Regulators in some states are trying to prevent insurers from getting around the health law by extending potentially cheaper, but more limited policies for another year, but other states are giving the firms leeway.
At issue are rules that take effect Jan. 1, which require insurers to cover a set package of benefits, such as prescription drugs, maternity care and hospitalizations, and which limit or bar their ability to vary premiums on age, illness or gender. To avoid those rules – and possibly, rate increases that could occur because of them — some insurers are seeking to move up renewal dates for current policies to the end of December, so those policies could be extended through 2014.
How many insurers are pursuing the strategy is unknown. But if a significant number extend their old policies, it could affect the cost of health insurance and scope of benefits for millions of people who buy their own policies rather than getting them through their jobs. If enough relatively healthy people hold onto those policies, the practice also has the potential to drive up insurance costs for those buying coverage in new online insurance marketplaces beginning next year.
Those who support the renewal date changes, including some state officials, say they would protect beneficiaries, especially those who are younger and healthier, from potentially steep rate increases.
“People who don’t qualify for a [federal] subsidy would be better off staying with their current plan for as long as can and paying the lower premiums,” said Arkansas Deputy Insurance Commissioner Dan Honey.
The downside is that such consumers may have less generous benefits than if they were covered by the law, and they would also be ineligible for federal subsidies that will be available to those buying policies in the new marketplaces, if they earn up to 400 percent of the federal poverty level, or about $45,960 this year for an individual.
“It’s not in the best interest of consumers and circumvents the intent of the law,” said Stephen Finan, senior policy director of the American Cancer Society Cancer Action Network. “The intent of the law is to have a wide variety of consumer protections in place beginning in 2014.”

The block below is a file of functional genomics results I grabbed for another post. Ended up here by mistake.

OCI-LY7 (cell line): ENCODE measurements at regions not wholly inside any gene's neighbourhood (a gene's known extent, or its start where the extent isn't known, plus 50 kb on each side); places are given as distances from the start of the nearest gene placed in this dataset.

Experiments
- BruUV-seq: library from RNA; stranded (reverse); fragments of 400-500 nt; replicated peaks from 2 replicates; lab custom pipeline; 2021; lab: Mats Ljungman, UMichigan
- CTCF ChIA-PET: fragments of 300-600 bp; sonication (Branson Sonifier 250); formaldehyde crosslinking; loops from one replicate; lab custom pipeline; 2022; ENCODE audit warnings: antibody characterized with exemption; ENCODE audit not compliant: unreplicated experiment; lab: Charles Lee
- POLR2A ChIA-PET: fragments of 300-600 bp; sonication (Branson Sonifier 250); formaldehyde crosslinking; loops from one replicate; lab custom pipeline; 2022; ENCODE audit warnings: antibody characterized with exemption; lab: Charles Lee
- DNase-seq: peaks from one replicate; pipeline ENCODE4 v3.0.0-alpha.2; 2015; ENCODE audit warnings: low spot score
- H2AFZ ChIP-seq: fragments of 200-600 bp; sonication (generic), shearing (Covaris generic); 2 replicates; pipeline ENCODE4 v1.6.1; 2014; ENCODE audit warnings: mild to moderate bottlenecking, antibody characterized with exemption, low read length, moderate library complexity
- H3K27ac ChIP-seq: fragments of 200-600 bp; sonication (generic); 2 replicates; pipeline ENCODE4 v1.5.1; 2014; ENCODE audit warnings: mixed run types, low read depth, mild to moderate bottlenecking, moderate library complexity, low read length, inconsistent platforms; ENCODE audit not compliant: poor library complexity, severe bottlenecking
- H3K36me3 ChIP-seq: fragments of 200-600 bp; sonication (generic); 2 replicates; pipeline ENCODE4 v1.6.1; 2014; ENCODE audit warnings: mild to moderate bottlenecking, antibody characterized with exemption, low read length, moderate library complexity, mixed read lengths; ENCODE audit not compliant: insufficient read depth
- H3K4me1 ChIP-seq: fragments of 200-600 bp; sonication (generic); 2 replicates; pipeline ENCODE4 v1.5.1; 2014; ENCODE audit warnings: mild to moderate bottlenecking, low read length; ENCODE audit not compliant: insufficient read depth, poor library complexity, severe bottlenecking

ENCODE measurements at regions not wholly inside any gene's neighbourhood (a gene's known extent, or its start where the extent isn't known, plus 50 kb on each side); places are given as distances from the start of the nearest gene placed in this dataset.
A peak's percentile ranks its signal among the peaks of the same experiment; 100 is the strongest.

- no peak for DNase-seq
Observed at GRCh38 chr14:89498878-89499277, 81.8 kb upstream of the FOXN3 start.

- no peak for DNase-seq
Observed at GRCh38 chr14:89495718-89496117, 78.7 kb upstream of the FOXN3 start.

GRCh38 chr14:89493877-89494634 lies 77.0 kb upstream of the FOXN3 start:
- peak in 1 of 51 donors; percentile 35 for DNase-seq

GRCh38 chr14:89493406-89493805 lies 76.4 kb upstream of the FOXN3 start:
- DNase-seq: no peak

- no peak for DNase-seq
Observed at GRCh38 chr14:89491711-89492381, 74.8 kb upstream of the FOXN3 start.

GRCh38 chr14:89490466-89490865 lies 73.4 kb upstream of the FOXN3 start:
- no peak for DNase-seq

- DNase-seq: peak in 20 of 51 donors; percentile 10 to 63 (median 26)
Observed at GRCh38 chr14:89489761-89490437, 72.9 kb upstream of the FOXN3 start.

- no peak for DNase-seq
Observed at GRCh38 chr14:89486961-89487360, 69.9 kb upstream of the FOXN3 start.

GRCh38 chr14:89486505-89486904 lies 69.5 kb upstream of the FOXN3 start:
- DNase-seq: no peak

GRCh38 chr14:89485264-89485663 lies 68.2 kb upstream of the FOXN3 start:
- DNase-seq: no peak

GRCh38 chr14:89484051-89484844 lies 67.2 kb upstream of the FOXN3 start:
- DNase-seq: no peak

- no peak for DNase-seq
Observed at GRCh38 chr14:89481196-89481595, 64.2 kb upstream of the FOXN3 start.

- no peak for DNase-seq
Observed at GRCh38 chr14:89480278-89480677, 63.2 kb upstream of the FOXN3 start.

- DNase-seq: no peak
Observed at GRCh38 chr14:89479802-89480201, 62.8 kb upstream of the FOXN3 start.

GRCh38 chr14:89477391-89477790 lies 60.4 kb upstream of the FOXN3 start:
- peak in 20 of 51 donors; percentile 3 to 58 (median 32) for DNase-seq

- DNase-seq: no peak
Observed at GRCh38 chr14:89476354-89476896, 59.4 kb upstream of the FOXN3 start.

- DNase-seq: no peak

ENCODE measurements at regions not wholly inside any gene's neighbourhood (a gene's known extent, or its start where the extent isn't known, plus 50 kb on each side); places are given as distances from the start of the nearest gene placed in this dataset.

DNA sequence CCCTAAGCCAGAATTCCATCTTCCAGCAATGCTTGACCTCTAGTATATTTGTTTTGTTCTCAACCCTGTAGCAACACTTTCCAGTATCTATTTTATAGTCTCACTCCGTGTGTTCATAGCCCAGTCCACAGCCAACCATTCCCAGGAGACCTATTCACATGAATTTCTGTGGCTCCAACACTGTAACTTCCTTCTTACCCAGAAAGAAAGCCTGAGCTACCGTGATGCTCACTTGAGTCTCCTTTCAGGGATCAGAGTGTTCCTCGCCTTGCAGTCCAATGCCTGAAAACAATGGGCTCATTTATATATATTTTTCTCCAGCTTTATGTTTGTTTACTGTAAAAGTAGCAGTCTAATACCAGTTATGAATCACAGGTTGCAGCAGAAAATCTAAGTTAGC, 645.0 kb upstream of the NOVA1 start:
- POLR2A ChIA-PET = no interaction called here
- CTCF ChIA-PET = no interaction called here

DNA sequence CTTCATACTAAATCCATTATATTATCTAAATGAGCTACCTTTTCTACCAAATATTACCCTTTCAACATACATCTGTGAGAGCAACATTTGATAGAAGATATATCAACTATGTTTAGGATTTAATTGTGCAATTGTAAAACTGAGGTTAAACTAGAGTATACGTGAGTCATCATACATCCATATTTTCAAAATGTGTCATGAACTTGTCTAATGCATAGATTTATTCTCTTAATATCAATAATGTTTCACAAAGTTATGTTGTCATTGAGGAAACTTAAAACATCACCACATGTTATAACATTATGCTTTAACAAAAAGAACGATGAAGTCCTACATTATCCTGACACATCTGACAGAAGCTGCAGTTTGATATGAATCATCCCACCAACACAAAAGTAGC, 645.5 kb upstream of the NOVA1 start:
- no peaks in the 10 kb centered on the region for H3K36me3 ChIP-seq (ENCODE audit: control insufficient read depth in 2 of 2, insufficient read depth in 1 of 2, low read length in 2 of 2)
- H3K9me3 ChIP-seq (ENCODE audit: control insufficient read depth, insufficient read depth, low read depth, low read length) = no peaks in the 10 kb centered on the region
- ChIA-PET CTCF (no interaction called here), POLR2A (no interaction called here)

In addition, critics say that if healthier people hold onto their current policies, leaving older and sicker consumers to buy the new plans sold in the marketplaces, also called exchanges, they could push up insurance costs inside the exchanges.
“It undermines the spirit of the Affordable Care Act and will breed more consumer confusion,” said Christine Monahan, senior health policy analyst at the Georgetown University Health Policy Institute.
Michael Cannon of the libertarian Cato Institute, an opponent of the law, agrees that if significant numbers of healthy people keep their current plans rather than buy new ones in the exchanges, that could drive up premiums for those who buy through the exchanges, “making sticker shock even greater for some people.“
State regulators have lined up on both sides of the debate: New York passed legislation late last month to bar the practice, and Maryland officials say they have discouraged it. Arkansas, on the other hand, wrote insurers highlighting the renewal date change as one of several options they could consider. Oregon has taken a middle approach, saying any policy that renews after April 1 this year must terminate no later than March 31, 2014. That would allow consumers time to buy coverage through the new marketplaces before open enrollment ends March 31.
Insurers say they are not ruling out their options.
“We are working with customers and brokers to help them navigate through their options and select a benefit plan that best fits their needs,” Aetna officials said in a written statement. UnitedHealthcare, which also sells individual policies under the Golden Rule label, made a similar response.
Alabama insurance regulator Robert Turner said “no one has asked,” about changing the effective renewal dates to beat the Jan. 1 deadline. But if they did, “we probably would allow it,” as long as policyholders said they wanted to continue their current plans.
For insurers who market policies that don’t meet the law’s requirements, discontinuation is one option. Policyholders must be given at least 90 days notice, and offered a new policy that meets the rules, or told they can buy one from another carrier.
Insurers could also add benefits, or make other changes so the existing policies conform to the law, which “could be quite cumbersome,” said Arkansas’ Honey, who added that his department has not seen any requests to do that.
He said there is more interest among insurers in changing the renewal dates.
“We know of at least one carrier that has done it, and another national carrier contacted me and said they were happy we had issued something because it is what they were planning on doing anyway,” he said.
Arkansas’ bulletin told insurers they must inform policyholders that they can choose whether to keep their current policies with a renewal date change – and that if they chose to do so, they would be disqualified from getting federal subsidies to help defray the cost of insurance.
In its February memo, meanwhile, Oregon limited the sales of non-conforming plans, saying they must expire by March 31, 2014, mainly because ‘the goal is to encourage as many people as possible to go into the exchange,” said Insurance Commissioner Lou Savage.